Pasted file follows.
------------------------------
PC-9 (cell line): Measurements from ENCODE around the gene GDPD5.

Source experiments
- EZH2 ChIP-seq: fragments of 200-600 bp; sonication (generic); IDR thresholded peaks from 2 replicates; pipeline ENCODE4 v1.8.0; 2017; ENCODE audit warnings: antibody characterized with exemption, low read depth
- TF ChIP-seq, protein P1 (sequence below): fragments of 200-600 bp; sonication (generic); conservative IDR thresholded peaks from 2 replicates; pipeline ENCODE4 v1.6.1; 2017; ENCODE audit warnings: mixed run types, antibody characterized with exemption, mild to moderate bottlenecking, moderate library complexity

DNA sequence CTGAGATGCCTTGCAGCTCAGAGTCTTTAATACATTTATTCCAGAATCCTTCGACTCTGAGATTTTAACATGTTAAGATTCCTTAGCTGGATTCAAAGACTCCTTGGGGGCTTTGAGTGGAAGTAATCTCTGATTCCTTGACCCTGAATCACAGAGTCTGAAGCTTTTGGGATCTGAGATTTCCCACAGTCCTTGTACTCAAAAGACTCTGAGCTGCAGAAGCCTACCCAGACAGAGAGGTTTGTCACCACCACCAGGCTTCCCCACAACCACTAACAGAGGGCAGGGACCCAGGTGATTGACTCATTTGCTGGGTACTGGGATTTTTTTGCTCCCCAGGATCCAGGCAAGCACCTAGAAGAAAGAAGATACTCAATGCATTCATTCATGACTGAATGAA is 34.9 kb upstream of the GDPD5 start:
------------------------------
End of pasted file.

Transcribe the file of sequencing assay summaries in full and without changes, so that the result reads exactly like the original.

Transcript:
PC-9 (cell line): Measurements from ENCODE around the gene GDPD5.

Source experiments
- EZH2 ChIP-seq: fragments of 200-600 bp; sonication (generic); IDR thresholded peaks from 2 replicates; pipeline ENCODE4 v1.8.0; 2017; ENCODE audit warnings: antibody characterized with exemption, low read depth
- TF ChIP-seq, protein P1 (sequence below): fragments of 200-600 bp; sonication (generic); conservative IDR thresholded peaks from 2 replicates; pipeline ENCODE4 v1.6.1; 2017; ENCODE audit warnings: mixed run types, antibody characterized with exemption, mild to moderate bottlenecking, moderate library complexity

DNA sequence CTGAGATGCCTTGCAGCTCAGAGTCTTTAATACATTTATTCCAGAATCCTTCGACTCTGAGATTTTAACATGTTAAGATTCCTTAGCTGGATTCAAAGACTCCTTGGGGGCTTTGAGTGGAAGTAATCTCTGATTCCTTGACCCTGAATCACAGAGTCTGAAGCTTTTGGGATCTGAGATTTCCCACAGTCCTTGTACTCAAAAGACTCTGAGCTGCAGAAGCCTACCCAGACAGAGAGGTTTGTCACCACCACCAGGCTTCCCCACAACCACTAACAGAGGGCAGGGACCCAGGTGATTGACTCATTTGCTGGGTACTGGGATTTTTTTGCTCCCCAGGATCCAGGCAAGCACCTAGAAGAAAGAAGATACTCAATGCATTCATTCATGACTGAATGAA is 34.9 kb upstream of the GDPD5 start: